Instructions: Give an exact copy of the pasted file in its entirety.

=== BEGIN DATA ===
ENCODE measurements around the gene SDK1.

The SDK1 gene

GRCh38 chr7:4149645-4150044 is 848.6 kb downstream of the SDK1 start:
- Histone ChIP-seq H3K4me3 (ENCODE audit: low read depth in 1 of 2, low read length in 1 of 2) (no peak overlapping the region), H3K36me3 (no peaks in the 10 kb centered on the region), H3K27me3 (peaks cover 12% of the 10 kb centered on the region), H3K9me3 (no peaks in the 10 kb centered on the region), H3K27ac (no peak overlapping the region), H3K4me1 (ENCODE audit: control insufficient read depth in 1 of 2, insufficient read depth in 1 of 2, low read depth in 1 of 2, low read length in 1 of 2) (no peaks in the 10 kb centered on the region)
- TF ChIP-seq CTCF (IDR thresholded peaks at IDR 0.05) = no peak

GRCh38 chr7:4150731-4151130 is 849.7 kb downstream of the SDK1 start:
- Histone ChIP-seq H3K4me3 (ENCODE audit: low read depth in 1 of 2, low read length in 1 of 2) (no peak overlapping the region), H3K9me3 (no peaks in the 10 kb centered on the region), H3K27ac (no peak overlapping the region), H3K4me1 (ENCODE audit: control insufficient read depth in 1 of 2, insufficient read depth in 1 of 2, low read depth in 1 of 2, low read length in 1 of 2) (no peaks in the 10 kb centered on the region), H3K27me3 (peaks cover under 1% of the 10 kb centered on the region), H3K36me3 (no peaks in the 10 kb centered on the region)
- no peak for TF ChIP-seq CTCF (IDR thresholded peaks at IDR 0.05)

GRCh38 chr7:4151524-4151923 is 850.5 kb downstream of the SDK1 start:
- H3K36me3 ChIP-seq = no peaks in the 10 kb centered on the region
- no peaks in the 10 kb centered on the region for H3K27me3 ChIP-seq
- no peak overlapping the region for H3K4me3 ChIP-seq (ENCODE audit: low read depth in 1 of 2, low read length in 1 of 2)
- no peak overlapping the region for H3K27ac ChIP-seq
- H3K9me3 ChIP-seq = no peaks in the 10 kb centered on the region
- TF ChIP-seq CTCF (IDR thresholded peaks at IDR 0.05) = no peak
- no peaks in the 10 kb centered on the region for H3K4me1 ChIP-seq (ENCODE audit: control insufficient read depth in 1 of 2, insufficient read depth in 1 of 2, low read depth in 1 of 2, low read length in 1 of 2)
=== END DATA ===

ENCODE measurements around the gene SDK1.

The SDK1 gene

GRCh38 chr7:4149645-4150044 is 848.6 kb downstream of the SDK1 start:
- Histone ChIP-seq H3K4me3 (ENCODE audit: low read depth in 1 of 2, low read length in 1 of 2) (no peak overlapping the region), H3K36me3 (no peaks in the 10 kb centered on the region), H3K27me3 (peaks cover 12% of the 10 kb centered on the region), H3K9me3 (no peaks in the 10 kb centered on the region), H3K27ac (no peak overlapping the region), H3K4me1 (ENCODE audit: control insufficient read depth in 1 of 2, insufficient read depth in 1 of 2, low read depth in 1 of 2, low read length in 1 of 2) (no peaks in the 10 kb centered on the region)
- TF ChIP-seq CTCF (IDR thresholded peaks at IDR 0.05) = no peak

GRCh38 chr7:4150731-4151130 is 849.7 kb downstream of the SDK1 start:
- Histone ChIP-seq H3K4me3 (ENCODE audit: low read depth in 1 of 2, low read length in 1 of 2) (no peak overlapping the region), H3K9me3 (no peaks in the 10 kb centered on the region), H3K27ac (no peak overlapping the region), H3K4me1 (ENCODE audit: control insufficient read depth in 1 of 2, insufficient read depth in 1 of 2, low read depth in 1 of 2, low read length in 1 of 2) (no peaks in the 10 kb centered on the region), H3K27me3 (peaks cover under 1% of the 10 kb centered on the region), H3K36me3 (no peaks in the 10 kb centered on the region)
- no peak for TF ChIP-seq CTCF (IDR thresholded peaks at IDR 0.05)

GRCh38 chr7:4151524-4151923 is 850.5 kb downstream of the SDK1 start:
- H3K36me3 ChIP-seq = no peaks in the 10 kb centered on the region
- no peaks in the 10 kb centered on the region for H3K27me3 ChIP-seq
- no peak overlapping the region for H3K4me3 ChIP-seq (ENCODE audit: low read depth in 1 of 2, low read length in 1 of 2)
- no peak overlapping the region for H3K27ac ChIP-seq
- H3K9me3 ChIP-seq = no peaks in the 10 kb centered on the region
- TF ChIP-seq CTCF (IDR thresholded peaks at IDR 0.05) = no peak
- no peaks in the 10 kb centered on the region for H3K4me1 ChIP-seq (ENCODE audit: control insufficient read depth in 1 of 2, insufficient read depth in 1 of 2, low read depth in 1 of 2, low read length in 1 of 2)